Democracy, power and security

Image of woman at podium pointing, from cover of 'Women of Power'
by Torild Skard  |  14th January 2020

In our latest impact case study, Torild Skard shows how her book 'Women of Power: Half a Century of Female Presidents and Prime Ministers Worldwide', led to the establishment of the UNSCC course on Leadership, Women and the UN to promote a more gender-balanced workplace within and beyond the UN system and strengthen the voice of women at the leadership table.…Read more

2019 UK election results projected onto a building

John Weeks, Coordinator of the Progressive Economy Forum and co-editor of 'Rethinking Britain', provides an insightful analysis of the election results. He reveals that there was actually no evidence of a shift of voters to the centre, examines the impact of Brexit and the implications of the result for Labour Party policy.…Read more

Photo of a sign saying 'Polling station'

After a year characterised by political uncertainty, one thing that seems clear during this election campaign is that the two largest parties have their work cut out to build enough support to achieve a clear majority. British politics is experiencing an unprecedented level of fragmentation. Traditional divides along the lines of class are blurring, as Read More

Street art of Jeremy Corbyn with the initials JC on either side
by Danny Dorling  |  13th November 2019

The extract below from Peak Inequality, published in 2018, sums up the conclusion to that book and remains pertinent today. Jeremy Corbyn, like all of us, may have many faults, but he also epitomises both something that is fundamentally decent and the possibility for change. It is significant that elections are held in December in Read More

Two blue heads with various symbols inside
by Janet Newman  |  14th October 2019

John Clarke’s book, Critical Dialogues: Thinking Together in Turbulent Times, celebrates the productive possibilities of what he terms ‘thinking together’. His work can be used to challenge the idea of identity as singular, fixed and immutable – an idea in which people are assumed to have their own, unique, authentic identity, and to belong to Read More

Photo of Donald Trump and Narendra Modi
by Ian Hall  |  25th September 2019

The weekend’s Howdy Modi rally in the US is significant not only because it represents Modi’s ongoing attempts to woo the Indian diaspora, from whom a significant amount of his support comes, but also his reliance on personal diplomacy. This may have won favour with Trump but with other leaders, Modi has had more mixed Read More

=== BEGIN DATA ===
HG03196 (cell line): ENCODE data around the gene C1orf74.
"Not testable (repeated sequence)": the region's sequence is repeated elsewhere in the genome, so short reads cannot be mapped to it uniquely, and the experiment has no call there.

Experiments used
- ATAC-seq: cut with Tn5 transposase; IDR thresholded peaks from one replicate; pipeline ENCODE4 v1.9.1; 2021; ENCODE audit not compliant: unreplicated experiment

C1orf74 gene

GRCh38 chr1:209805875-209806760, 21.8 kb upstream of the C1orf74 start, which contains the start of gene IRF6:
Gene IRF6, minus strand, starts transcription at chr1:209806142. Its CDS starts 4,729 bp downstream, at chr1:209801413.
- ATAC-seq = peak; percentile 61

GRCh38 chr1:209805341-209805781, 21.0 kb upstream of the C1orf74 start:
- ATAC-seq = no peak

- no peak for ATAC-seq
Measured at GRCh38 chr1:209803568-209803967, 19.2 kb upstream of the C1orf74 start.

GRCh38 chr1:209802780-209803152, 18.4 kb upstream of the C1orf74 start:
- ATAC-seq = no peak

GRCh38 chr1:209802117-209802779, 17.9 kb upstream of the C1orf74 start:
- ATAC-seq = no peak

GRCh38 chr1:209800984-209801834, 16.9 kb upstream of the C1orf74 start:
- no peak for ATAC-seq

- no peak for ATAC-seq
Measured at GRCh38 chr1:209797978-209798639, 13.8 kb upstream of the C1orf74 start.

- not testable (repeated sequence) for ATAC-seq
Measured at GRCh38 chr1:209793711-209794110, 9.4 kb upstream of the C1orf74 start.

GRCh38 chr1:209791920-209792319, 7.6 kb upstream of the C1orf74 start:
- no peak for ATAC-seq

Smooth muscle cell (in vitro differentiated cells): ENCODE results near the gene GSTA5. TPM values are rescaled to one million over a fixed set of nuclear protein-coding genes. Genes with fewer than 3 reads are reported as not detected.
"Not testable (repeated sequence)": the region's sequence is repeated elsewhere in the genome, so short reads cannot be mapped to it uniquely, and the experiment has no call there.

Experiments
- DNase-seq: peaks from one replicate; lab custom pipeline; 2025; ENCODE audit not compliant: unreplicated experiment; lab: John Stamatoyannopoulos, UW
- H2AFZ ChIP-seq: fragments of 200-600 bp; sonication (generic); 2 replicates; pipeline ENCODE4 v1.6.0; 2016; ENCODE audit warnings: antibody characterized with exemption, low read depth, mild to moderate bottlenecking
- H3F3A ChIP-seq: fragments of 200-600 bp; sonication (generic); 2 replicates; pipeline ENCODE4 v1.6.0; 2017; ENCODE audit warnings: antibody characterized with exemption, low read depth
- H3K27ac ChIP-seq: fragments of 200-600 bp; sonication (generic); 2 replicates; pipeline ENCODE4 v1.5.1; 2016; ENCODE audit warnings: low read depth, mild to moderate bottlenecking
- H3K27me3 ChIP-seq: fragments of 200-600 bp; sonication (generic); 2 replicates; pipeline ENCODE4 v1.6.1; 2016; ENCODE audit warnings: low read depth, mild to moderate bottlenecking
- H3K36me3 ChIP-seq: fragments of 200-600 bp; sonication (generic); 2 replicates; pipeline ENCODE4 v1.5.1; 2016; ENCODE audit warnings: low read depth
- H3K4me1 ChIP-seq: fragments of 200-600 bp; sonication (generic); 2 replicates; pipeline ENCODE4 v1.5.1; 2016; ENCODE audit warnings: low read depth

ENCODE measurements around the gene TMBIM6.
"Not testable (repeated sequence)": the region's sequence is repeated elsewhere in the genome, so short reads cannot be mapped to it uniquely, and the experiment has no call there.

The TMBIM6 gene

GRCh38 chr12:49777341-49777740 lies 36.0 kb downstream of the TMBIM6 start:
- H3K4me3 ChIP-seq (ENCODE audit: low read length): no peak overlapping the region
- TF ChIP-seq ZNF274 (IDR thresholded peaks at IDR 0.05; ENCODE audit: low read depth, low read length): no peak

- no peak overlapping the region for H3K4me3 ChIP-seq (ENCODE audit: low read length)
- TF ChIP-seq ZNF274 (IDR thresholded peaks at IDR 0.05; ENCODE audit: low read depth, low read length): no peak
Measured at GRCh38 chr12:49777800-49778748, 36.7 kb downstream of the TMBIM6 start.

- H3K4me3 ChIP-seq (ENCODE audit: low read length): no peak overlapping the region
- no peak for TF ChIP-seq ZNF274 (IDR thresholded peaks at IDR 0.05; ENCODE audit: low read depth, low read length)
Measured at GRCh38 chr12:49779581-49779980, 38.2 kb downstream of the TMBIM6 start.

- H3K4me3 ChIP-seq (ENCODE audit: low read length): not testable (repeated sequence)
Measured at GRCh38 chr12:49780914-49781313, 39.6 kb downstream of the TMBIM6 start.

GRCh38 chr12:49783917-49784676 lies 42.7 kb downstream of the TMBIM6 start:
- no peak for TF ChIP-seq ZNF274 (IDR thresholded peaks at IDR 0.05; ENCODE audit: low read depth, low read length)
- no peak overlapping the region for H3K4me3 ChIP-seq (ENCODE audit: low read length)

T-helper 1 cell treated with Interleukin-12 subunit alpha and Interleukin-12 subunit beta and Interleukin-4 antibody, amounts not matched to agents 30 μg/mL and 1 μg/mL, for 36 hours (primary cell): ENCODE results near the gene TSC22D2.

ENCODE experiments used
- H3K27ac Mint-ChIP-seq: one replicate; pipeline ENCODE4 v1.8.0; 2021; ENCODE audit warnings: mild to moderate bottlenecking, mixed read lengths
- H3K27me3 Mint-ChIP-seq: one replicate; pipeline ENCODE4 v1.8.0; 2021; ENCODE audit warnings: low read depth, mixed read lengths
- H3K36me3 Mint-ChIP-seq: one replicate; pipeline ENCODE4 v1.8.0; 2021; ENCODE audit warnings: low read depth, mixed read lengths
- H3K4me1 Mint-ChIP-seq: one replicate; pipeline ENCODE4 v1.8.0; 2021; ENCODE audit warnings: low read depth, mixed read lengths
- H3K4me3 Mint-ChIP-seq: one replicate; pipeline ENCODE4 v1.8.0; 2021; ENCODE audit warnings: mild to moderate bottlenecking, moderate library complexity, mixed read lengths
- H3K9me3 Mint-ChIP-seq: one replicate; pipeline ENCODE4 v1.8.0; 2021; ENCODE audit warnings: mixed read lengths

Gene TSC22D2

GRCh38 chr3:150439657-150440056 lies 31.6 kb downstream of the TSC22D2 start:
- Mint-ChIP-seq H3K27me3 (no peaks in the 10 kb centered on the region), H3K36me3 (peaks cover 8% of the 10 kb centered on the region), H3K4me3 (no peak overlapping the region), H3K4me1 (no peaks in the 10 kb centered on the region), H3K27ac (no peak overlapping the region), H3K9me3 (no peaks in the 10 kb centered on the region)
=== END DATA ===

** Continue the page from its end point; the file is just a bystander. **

by Sue Konzelmann  |  18th September 2019

David Cameron’s recent description of the government’s management of the Brexit process as “restrictive and counter productive” could equally well have been applied to his government’s programme of austerity, which started in 2010 – and for most of us, is still rumbling on. After almost a decade of austerity, during which growth has sputtered, poverty Read More

On 5 August, Narendra Modi’s newly reelected government announced that it was revoking Article 370 of the Indian Constitution, which conferred special status on the state of Jammu and Kashmir. It declared that it intended to split that state into two parts, render the area of Ladakh and what was left of Jammu and Kashmir Read More

by Mary Mellor  |  25th June 2019

What does money mean? Where does it come from and and is it really in short supply? Most importantly, should the creation and circulation of money be a matter of democratic choice? Listen to Mary Mellor, author of Money: Myths, Truths and Alternatives, part of our British Sociological Association 21st Century Standpoints series, examine money’s Read More

by Judith Orr  |  29th May 2019

The new ban on abortion in Alabama takes millions of women across the US a step closer to losing fundamental rights to control their fertility. But we also have an Alabama situation on our own doorstep,: it’s called Northern Ireland. …Read more